A pair of eyes appeared in the dark, reflecting the fire like a cat’s eyes, but far higher above the ground than any cat would stand. Unafraid of the fire they approached until a few reflections caught off claws and sleek fur, then off an equipment harness and polished leather holster for a side arm neither of the humans could comfortably lift, much less shoot.
When he eased down by the fire their partner Gordon was about the same mass as a mature grizzly bear. True hands on upper arms with opposed thumbs, and claws on heavier lower arms angled down from his shoulders. He could run, with frightening speed, on four or six limbs if he rolled his fingers in and ran on his knuckles. To do that now his kind wore special running gloves to protect their hands. His eyes when he was sitting were about where Jack’s would be standing. He had the same broad flat head of a bruin, indeed wider, but instead of a narrow muzzle his mouth was a wide arc, resembling nothing so much as a frog. That is until he opened it and showed the impressive dentition.
Despite it being a natural gesture, most of his kind had learned not to discomfort humans by smiling. It didn’t seem fair given humans owned the same smile reflex themselves. His race were called Derf. That word was from their own language, and so far humans had not coined a nick-name or even created a slur for their race. The reason for that was expressed in a common joke after the races meeting – “What do you call a Derf when you meet him?” The only sensible answer was – “Anything he pleases.”
The case Gordon tossed down held over a hundred new samples of every grass, bush and tree he could recognize as distinct, as well as photos of the site at which they were collected, and an audio recording of his observations and impressions. Although he was a botanist he also grabbed samples of insects or even small animals if he saw something interesting. That was Jack’s area of study, but he could follow up on anything Gordon brought back worth pursuing. He even on occasion brought back an interesting rock for Myrtle, their geologist, to examine.
Myrtle handed Gordon a large sauce pot for a mug and he poured himself a couple liters of dark rich coffee. Now that the three adults were together they popped the tabs on some self-heating dinners, the Derf requiring a few extra of course.
“Lee sleeping?” Gordon asked.
“Yes, she wore herself out this afternoon cutting fire wood,” he pointed at a pile of kindling. “She wouldn’t use a power tool saying she needed to know how to do it the old way with a saw and ax in case it was ever a necessity. But her dad did take the ax away when she got so tired she was getting punchy. She stayed awake long enough to eat most of a ration pack and crawled in the sack.”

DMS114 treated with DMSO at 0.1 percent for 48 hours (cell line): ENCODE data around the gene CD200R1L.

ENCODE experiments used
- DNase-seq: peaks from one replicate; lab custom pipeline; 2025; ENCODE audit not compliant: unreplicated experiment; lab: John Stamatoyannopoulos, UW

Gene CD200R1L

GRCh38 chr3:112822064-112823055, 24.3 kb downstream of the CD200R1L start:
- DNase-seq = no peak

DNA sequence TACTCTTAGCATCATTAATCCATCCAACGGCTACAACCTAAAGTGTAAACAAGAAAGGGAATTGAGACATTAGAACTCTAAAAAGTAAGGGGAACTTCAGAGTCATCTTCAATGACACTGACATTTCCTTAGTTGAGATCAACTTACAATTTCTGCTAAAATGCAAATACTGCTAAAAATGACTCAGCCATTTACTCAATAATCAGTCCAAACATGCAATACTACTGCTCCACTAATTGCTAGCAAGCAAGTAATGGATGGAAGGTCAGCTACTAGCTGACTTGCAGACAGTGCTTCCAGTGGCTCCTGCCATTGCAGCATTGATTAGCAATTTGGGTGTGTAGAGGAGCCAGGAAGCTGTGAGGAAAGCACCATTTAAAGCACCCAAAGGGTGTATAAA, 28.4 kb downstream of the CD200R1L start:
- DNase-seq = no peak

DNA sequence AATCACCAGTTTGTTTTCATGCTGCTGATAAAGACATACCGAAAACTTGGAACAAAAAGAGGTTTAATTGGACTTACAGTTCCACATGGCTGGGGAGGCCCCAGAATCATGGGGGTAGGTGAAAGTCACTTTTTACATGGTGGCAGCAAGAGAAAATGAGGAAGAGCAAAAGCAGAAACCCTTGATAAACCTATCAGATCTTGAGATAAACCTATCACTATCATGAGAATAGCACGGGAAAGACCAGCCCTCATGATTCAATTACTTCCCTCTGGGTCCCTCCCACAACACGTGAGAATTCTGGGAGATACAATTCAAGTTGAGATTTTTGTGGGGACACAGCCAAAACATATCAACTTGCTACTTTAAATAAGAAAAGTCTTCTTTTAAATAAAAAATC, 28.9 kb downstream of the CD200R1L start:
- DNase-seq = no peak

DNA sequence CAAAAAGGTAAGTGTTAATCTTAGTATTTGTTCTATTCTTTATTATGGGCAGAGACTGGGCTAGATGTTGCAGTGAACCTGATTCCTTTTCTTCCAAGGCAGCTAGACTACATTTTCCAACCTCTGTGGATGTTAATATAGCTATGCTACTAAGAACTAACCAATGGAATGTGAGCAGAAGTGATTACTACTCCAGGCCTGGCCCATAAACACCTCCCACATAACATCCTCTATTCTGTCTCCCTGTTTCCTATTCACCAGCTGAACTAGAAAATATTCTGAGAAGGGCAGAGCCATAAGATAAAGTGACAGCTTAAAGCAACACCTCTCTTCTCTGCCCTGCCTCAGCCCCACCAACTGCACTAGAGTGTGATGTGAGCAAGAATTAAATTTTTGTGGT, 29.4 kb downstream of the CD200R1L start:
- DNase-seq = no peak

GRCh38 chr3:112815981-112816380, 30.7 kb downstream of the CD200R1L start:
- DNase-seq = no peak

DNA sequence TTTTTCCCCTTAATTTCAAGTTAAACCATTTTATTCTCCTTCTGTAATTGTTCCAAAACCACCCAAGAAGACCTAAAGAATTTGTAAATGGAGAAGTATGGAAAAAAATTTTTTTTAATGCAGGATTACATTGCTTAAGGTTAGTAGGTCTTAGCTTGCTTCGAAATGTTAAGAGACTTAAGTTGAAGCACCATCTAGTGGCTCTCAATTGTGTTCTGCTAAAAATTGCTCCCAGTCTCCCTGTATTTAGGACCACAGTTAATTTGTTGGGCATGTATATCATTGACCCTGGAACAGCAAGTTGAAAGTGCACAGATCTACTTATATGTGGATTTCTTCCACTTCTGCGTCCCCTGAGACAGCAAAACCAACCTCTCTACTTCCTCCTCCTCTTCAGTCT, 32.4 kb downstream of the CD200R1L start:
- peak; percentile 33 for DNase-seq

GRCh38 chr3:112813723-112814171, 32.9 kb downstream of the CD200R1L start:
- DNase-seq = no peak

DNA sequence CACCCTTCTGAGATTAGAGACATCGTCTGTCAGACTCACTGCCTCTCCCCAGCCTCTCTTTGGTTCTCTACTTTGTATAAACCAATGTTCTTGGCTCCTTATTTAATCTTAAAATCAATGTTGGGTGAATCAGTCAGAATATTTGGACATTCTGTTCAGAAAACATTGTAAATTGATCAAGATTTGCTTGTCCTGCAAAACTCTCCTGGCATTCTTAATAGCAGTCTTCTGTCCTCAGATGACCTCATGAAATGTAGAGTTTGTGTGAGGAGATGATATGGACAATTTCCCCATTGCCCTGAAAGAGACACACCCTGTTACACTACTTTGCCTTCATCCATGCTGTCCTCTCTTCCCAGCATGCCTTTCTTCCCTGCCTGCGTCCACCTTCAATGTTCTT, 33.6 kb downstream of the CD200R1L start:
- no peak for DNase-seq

“That kid is into the self sufficiency stuff so much she’ll want to spin the thread and weave her own cloth next time she needs a pair of jeans.” Gordon joked. “You’d think she wanted to stay and be a pioneer.”
“God, don’t give her the idea. It’s bad enough what she comes up with all on her own. She wanted to know last week how hard it would be to smelt some copper from that ore body we found,” her mother said.
“Would it be all that difficult if we had coal or made some charcoal?”
“No, but she didn’t really have anything she wanted to make with it. She just thought it would be cool to do,” Jack explained. “Then we’d have a heavy hunk of copper we’d have to lug around as a keepsake until she got tired of it. At least when she was on the bread baking kick we ate it up. I deflected her by telling her about native copper, so now she’s carrying a sensor pad with mineral software around everywhere and looking for native metals. Who knows? She may find some.”
“If she does I’ll list it as a separate land patent in her name,” her mother said. “We’ve hit the legal limits to our claims as individuals, but nothing I’ve ever read in the codes says a minor member of an exploration party can’t make claims,” her mom said. They grinned all around happy to be reminded of their good fortune to have a find worth even their junior member writing claims. They never had before.
“Likely nobody ever envisioned explorers having children along,” Gordon mused, careful not to sound critical. They certainly hadn’t, it was most irregular. “What you got heating there?” he asked, pointing at the self heating meals. He pulled his great ax from his belt and held it, edge away, for a serving platter with his heavy clawed lower arms. He shattered one of the roots on the flat of the ax before peeling the foil open exposing the creamy beads. The rich odor was mouth watering.
“Two braised liver,” Myrtle made a face to show what she thought of that. “And two fish,” she said, pushing them across to Gordon.
“Umm-um,” he made a fuss over them, ignoring Myrtle’s tongue tip thrust out in disgust. They’d done this a hundred times and it was just expected now. After fourteen years together they had a lot of little rituals and jokes they went through. Although the humans were the married couple all three of them could finish each other’s sentences, and knew at a glance in the morning when to tread lightly and not hassle one of them who was having a bad day.